The worst thing about this state of affairs is that once you buy a property, you swap sides. When looking for a property, the buyer wants prices to fall, but once the property is purchased, self-interest morphs the new homeowner into a person who wants prices to rise.
However, this game of looting the younger generation to copper-bottom the wealth of the older generation can only go on so long. Eventually, prices go so high that rates of home ownership plummet, as is happening now. At this point, the state that is wedded to the property-finance complex comes up with all sorts of wheezes to keep the intergenerational scam going.
In Ireland, every intervention in the housing market is designed to keep prices high, whether it be “help to buy” or “equity to buy” schemes, 30-year mortgages, trackers or first-time buyer grants. Each is designed to capture more of the income of the average person for longer and transfer it to the clutches of landowners, banks and the various iterations of the property-finance complex.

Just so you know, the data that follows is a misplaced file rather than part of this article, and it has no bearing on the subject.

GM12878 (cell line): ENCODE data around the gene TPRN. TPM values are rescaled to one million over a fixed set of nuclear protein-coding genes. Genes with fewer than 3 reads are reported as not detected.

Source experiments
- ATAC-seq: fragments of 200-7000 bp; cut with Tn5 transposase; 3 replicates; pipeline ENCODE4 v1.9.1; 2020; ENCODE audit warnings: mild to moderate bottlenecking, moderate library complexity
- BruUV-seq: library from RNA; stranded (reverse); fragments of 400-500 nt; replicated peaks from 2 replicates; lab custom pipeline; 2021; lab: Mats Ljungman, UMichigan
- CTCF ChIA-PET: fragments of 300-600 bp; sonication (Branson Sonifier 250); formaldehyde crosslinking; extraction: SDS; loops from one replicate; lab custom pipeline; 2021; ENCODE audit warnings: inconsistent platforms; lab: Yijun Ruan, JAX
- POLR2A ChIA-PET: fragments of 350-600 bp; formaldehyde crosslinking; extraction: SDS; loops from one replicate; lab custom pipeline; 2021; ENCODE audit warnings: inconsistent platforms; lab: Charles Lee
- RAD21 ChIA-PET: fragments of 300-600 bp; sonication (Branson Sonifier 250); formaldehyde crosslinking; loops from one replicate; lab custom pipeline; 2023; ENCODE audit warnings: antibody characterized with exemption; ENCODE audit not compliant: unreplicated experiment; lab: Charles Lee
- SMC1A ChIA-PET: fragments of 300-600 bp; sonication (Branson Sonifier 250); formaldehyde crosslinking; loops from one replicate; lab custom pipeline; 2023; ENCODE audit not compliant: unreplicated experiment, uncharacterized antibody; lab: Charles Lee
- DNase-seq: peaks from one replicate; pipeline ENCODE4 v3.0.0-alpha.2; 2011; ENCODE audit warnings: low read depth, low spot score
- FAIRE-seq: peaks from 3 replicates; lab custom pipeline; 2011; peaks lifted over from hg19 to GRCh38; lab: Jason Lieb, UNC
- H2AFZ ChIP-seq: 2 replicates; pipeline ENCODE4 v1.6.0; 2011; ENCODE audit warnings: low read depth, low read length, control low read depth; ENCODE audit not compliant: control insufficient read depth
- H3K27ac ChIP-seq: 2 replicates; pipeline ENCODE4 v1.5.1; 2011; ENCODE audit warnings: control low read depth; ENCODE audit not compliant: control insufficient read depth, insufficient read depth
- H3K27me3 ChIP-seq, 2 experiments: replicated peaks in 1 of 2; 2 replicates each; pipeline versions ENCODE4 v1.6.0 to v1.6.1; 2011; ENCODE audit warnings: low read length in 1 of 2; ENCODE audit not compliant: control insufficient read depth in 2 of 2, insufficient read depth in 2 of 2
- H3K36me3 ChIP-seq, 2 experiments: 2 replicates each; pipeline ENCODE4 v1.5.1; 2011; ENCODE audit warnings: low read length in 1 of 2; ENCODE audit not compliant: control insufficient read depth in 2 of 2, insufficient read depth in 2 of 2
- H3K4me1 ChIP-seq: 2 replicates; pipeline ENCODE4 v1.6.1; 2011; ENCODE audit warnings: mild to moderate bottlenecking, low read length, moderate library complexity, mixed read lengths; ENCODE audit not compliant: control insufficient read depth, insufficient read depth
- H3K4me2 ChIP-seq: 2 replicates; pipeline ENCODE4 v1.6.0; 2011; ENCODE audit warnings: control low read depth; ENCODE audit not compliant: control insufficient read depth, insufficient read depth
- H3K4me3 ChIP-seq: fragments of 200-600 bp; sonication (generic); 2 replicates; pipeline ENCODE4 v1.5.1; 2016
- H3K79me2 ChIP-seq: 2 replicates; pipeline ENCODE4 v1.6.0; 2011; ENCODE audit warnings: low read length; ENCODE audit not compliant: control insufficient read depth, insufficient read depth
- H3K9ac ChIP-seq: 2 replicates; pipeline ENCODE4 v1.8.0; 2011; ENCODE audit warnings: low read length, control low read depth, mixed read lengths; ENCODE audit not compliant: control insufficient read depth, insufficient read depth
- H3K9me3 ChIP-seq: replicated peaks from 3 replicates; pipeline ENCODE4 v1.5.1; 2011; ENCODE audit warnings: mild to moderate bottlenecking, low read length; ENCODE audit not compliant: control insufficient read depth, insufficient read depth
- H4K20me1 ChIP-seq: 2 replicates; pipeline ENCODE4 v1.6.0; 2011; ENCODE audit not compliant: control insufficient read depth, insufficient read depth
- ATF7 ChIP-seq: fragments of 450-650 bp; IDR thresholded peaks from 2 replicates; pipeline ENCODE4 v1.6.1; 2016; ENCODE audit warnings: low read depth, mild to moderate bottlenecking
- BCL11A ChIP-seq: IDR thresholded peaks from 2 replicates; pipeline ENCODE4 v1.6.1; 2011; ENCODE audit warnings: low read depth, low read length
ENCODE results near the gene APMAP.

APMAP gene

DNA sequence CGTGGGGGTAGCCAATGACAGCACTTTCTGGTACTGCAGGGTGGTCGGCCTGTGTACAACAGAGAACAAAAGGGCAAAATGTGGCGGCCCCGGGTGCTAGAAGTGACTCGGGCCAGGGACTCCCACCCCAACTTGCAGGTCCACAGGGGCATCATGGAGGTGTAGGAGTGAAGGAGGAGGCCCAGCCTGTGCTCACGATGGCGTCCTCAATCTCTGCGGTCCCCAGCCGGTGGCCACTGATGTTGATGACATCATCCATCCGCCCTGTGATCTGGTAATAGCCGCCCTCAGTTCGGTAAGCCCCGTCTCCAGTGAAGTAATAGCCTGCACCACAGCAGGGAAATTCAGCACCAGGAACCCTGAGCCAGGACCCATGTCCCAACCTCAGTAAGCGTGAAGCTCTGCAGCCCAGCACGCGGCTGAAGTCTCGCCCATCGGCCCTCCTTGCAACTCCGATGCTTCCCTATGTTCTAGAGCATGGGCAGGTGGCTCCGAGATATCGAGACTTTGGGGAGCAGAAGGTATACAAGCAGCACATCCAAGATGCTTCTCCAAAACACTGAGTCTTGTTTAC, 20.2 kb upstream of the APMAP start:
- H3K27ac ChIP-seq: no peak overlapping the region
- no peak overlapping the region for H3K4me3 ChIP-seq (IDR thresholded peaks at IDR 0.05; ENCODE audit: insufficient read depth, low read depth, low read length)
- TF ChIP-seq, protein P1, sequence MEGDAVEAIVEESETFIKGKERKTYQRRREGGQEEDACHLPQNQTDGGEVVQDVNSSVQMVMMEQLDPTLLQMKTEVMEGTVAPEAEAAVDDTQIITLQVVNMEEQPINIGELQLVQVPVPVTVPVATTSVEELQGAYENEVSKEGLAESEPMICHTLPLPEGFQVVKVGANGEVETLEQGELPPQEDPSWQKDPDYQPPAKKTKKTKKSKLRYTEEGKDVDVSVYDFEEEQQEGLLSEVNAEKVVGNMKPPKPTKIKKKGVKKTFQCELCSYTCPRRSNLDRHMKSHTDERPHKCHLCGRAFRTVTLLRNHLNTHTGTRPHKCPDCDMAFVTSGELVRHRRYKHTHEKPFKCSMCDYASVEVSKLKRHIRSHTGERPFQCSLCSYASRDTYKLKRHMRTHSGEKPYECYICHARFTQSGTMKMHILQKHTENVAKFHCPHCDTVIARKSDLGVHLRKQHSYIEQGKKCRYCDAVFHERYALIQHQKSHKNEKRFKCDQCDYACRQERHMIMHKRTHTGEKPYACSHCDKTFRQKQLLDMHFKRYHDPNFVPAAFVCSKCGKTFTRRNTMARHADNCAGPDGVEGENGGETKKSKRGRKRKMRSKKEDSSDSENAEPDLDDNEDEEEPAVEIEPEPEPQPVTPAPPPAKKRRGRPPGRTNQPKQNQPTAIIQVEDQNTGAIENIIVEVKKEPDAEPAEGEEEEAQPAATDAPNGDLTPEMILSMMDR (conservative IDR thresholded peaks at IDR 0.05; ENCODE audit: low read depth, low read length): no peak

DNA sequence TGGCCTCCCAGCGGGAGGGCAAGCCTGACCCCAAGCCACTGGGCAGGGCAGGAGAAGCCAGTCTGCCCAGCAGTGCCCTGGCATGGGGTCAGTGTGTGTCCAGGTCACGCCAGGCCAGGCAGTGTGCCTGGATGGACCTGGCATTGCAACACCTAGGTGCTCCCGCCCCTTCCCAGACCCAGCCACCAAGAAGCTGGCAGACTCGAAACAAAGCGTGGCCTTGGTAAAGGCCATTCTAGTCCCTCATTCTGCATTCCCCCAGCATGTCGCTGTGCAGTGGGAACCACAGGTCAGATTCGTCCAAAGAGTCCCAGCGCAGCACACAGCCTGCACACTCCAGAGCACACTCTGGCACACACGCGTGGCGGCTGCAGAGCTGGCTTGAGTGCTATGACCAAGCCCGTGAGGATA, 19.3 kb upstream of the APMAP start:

Panic is contagious. Like coronavirus, it jumps from one desperate buyer to another. Unlike coronavirus, the high-risk generation in the property market is between the ages of 25 and 40, not over 80.
A buyers’ strike is a cure for this disease, a mass vaccine for a suppliers’ strike. Such as lockdown would stop the plague of rising house prices in its tracks.
As the ad says, the disease is still with us and we are all the solution. Millennials should hold firm. Don’t panic. You have the purchasing power. Use it – by not purchasing.